Both counsel made submission hereafter and the learned magistrate reserved his judgment. On the adjourned date the learned magistrate handed down the judgment. The learned magistrate, in what I would described as an otherwise sound judgment, made the following remarks:
“I will also pause here to comment and clear something. The complainant testified that the incident took place near Oshakati-West Primary School. Similarly the accused person testified as much. The court ordered an inspection in loco when we went to the scene, the accused person indicated to the court that at the time of the incident which is common cause was 29 March 2007. Oshakati West Primary School had not been built at that site where it stands today. As a result of which he could not make any or rather it could not assist the court, because now there was a structure which had not been there. It is to be admitted that this trial started on 11 August 2009 is almost four (4) years now. The court allowed the explanation of the accused person at the scene, believing that this Oshakati West Primary School had not been built at the time of the alleged offence. And so did the legal practitioner, who at the time was representing the accused person and the public prosecutor, who inherited the matter from the previous public prosecutors. However when we came to court back on record, as the record will more fully show, during submissions, the public prosecutor indicated or raise the issue that the school had already been built or put is differently, that the school was there at the time of the alleged offence as testified to by the complainant and not controverted by the Defence. The Defence did not address that issue in their submissions. And in the interest of justice, the court found it prudent that enquiries be made from the Oshakati West Primary School as to when the school was built and those enquiries made, revealed by way of an Affidavit by the Head Mistress of the school or the principal of the school, that the school actually started operation on the 17 of January 2007, that is two and half months or so before the alleged offence. That affidavit was made available to the court before court wrote the judgment and it is part of the record.” Further in the judgment when considering the version of the appellant the court remarked as follows: ‘We have alluded to the fact that the accused person misled and we dare add deliberately, the court officials and the court itself as regard the presence at the scene of the Oshakati West Primary School.’
 The first criticism is that which is raised in the ground of appeal i.e that the learned magistrate failed to afford the appellant the opportunity to cross-examine a witness whose evidence was crucial. It in essence destroyed his credibility.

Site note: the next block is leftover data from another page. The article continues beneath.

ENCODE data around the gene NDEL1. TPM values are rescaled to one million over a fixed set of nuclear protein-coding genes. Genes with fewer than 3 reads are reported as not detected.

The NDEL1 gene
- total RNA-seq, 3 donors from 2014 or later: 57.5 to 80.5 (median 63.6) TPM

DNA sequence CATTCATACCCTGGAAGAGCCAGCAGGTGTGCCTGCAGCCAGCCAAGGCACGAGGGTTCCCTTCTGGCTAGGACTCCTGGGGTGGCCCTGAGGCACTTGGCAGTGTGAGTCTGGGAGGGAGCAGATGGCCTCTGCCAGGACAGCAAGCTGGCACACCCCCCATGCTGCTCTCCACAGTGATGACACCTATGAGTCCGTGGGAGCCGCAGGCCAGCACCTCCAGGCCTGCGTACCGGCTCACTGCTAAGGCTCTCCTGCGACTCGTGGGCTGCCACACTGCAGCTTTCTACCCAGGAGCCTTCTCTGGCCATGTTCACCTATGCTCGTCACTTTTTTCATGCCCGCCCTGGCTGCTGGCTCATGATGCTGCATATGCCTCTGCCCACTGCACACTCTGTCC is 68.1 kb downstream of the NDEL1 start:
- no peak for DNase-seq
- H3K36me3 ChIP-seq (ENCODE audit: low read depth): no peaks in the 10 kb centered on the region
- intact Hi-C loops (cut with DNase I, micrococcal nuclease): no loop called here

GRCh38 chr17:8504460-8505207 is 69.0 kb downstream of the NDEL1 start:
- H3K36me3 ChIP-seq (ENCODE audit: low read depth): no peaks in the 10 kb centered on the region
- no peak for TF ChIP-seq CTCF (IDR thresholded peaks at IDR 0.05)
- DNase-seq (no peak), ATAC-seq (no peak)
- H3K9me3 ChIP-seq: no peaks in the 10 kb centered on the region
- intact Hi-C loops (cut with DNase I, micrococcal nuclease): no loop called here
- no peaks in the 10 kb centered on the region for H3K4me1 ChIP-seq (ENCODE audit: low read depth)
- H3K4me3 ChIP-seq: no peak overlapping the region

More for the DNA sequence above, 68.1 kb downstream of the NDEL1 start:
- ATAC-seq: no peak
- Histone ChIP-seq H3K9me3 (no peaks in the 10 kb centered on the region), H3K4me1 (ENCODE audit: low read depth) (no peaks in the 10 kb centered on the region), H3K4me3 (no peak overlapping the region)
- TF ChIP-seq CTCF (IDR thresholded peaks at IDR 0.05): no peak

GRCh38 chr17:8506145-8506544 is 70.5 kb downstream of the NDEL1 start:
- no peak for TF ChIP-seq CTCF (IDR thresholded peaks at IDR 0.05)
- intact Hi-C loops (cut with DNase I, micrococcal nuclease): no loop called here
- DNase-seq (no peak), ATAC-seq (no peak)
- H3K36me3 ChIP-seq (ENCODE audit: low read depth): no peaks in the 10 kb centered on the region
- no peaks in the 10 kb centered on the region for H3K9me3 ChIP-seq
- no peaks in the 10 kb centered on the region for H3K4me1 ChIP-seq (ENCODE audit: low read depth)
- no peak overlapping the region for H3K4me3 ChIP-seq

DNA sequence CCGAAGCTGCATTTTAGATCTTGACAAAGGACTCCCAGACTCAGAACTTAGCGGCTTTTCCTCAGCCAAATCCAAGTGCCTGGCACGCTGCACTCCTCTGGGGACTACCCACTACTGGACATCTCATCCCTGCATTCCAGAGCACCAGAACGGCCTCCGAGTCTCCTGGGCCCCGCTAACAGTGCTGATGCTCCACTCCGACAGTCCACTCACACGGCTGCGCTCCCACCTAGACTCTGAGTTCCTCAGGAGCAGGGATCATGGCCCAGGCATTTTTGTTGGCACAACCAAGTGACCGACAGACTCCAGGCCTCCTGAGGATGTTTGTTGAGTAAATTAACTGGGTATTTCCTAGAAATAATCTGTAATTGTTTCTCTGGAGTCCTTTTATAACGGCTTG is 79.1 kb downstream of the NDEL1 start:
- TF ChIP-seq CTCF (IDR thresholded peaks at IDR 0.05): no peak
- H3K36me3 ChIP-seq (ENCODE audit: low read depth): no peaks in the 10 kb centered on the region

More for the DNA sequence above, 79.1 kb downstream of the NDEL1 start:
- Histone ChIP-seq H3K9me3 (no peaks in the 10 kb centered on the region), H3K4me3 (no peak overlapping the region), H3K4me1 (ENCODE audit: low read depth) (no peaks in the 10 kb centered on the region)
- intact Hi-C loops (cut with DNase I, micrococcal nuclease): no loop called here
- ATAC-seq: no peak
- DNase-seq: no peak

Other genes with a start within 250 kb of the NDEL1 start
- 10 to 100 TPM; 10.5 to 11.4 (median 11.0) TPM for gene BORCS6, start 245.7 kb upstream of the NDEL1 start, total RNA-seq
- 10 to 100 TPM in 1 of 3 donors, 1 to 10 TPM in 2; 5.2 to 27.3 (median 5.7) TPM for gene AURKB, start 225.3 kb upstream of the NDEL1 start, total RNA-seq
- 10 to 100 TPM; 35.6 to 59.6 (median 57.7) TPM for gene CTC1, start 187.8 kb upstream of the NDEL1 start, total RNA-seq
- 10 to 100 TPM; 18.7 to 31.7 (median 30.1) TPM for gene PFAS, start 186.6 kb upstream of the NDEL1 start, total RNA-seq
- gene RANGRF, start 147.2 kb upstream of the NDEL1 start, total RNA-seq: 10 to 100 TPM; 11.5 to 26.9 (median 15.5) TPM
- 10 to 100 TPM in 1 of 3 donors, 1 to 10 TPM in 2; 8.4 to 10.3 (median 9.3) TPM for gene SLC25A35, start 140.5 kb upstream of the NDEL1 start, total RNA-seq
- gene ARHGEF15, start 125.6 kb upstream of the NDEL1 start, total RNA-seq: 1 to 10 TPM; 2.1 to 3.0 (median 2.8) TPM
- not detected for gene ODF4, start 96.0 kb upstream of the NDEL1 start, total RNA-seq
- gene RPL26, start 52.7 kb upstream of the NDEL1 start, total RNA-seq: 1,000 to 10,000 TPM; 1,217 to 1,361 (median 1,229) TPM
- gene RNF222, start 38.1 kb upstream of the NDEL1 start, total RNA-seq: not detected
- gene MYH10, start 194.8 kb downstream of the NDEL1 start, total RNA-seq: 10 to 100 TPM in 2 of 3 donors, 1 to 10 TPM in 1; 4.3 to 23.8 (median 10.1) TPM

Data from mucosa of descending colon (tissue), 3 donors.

Section 161(1) of the Criminal Procedure Act provides that:
‘A witness at criminal proceedings shall, except where this Act or any other law expressly provides otherwise, give his evidence viva voce’
It was not proper procedure to obtain an affidavit as this was not provided for in terms of the Act or any other law. It is furthermore trite that cross-examination is a right under our adversarial process and that the importance thereof cannot be downplayed.1
 This however is not the only criticism which may be levelled against the manner in which the evidence made its way onto the record. The magistrate conduct should at all times be beyond reproach i.e independent and impartial. The presentation of evidence is a matter best left to the parties. It is also that a trial is not a game and the magistrate is not an umpire. The learned magistrate however, ought to have utilised the provisions of section 186 which empowers him to subpoena the witness if such witness appears to the court essential to the just decision of the case. This witness was such a witness and the court a quo would have been empowered, before handing down his judgment to exercise his powers in terms of this section to procure this evidence in accordance with the precepts of a fair trial.2
 As matters stand, and may I add, regrettably so, the conduct of the magistrate was irregular. A failure to allow an accused the opportunity to cross-examine a witness, particularly one who destroys his credibility, is grossly irregular.
 The test is whether the irregularity which occurred is so fundamental that it could be said that in effect there had been no trial at all. If the answer is in the affirmative the conviction must be set aside. Where the irregularity was of less severe nature, then depending on the impact of the irregularity on the verdict, the conviction should either stand or a verdict of acquittal on the merits should be substituted therefor, the essential question being whether the verdict was tainted by the irregularity.3
 The learned magistrate intimated that he did not place any reliance on the evidence of the Head Mistress but it is evident that this information was taken into consideration to make a credibility finding of the appellant and to reject his evidence as false beyond reasonable doubt. The irregularity of the admission and reliance of the learned magistrate on this evidence to convict the appellant in fact tainted the verdict and leaves this court with no alternative but the set aside the conviction.
 In the result the following order is made:
1. The appeal against conviction is upheld;
2. The conviction and sentence are hereby set aside.
M A TOMMASI
H C JANUARY
For the Appellant: Mr N Mbushandje
Sisa Namandje Inc.
For the Respondent : Mr Pienaar
Prosecutor General Office-oshakati
1S v SS 2014 (2) NR 399 (HC) at page 408 para 33
2S v Van Den Berg 1995 NR 23 (HC)
3S v SS 2014 (2) NR 399 (HC) referring to S v Shikunga & another 1997 NR 156 (SC) at page 412 para 47